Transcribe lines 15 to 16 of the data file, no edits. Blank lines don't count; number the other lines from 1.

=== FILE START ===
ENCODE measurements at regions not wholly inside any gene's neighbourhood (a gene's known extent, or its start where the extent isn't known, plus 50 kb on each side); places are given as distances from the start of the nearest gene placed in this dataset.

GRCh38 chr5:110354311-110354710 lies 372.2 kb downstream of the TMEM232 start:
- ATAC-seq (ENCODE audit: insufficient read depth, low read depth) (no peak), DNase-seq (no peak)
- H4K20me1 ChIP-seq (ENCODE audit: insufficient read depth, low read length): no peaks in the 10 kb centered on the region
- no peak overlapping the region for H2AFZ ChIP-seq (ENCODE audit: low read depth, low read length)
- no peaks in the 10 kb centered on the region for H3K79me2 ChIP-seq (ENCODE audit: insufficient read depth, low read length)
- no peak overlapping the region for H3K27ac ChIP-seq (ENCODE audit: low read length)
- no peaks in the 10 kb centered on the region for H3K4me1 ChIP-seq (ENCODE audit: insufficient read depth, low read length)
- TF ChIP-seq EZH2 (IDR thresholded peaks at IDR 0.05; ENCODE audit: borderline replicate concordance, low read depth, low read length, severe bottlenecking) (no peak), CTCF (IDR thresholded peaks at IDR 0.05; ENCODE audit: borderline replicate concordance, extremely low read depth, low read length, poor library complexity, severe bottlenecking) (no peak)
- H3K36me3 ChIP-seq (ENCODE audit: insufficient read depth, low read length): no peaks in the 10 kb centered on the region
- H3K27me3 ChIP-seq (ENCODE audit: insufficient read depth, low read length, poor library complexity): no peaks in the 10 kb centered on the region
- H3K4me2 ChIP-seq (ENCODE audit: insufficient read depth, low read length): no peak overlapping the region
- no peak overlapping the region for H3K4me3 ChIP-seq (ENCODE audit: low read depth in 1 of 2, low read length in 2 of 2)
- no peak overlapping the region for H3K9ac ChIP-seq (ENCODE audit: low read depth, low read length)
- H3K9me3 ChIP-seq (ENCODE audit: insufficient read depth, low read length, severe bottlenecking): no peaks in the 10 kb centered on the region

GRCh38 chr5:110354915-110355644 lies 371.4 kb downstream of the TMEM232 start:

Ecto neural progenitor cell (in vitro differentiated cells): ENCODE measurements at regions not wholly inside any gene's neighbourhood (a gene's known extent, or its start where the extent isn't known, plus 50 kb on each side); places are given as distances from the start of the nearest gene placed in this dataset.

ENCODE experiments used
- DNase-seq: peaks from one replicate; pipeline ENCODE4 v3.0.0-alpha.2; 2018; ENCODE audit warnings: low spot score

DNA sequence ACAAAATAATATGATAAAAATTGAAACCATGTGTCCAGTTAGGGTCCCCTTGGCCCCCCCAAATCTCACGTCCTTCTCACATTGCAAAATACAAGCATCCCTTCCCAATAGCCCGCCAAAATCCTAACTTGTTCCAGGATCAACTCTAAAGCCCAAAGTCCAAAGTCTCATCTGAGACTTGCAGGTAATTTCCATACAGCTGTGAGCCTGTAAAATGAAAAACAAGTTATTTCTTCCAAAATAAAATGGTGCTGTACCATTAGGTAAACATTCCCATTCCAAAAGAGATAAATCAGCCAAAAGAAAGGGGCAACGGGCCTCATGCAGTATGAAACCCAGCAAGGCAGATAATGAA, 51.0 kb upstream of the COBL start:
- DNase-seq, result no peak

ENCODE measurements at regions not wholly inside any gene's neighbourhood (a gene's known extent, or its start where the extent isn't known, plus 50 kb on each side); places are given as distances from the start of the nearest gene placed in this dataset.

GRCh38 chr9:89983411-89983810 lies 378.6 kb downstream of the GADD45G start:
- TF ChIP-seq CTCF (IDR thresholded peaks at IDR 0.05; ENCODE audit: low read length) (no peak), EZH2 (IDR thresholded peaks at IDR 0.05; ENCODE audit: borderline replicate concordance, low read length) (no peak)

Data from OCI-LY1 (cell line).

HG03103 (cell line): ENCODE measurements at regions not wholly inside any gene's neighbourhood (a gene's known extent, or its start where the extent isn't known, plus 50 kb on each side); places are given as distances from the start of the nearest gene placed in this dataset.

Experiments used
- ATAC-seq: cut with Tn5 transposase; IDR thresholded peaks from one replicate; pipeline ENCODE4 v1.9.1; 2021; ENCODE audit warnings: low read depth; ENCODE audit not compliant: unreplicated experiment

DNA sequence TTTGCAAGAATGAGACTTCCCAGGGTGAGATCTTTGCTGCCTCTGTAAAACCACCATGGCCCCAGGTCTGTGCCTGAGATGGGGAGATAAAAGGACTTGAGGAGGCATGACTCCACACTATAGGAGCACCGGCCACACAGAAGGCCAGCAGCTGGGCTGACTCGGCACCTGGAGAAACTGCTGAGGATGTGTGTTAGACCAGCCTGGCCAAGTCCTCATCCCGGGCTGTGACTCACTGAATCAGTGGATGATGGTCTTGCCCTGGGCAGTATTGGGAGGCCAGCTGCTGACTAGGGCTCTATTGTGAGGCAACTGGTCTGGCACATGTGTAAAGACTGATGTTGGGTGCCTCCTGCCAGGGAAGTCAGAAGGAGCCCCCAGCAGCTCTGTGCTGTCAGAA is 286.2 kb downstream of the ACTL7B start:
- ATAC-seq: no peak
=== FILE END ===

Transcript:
- H3K9me3 ChIP-seq (ENCODE audit: insufficient read depth, low read length, severe bottlenecking): no peaks in the 10 kb centered on the region

GRCh38 chr5:110354915-110355644 lies 371.4 kb downstream of the TMEM232 start: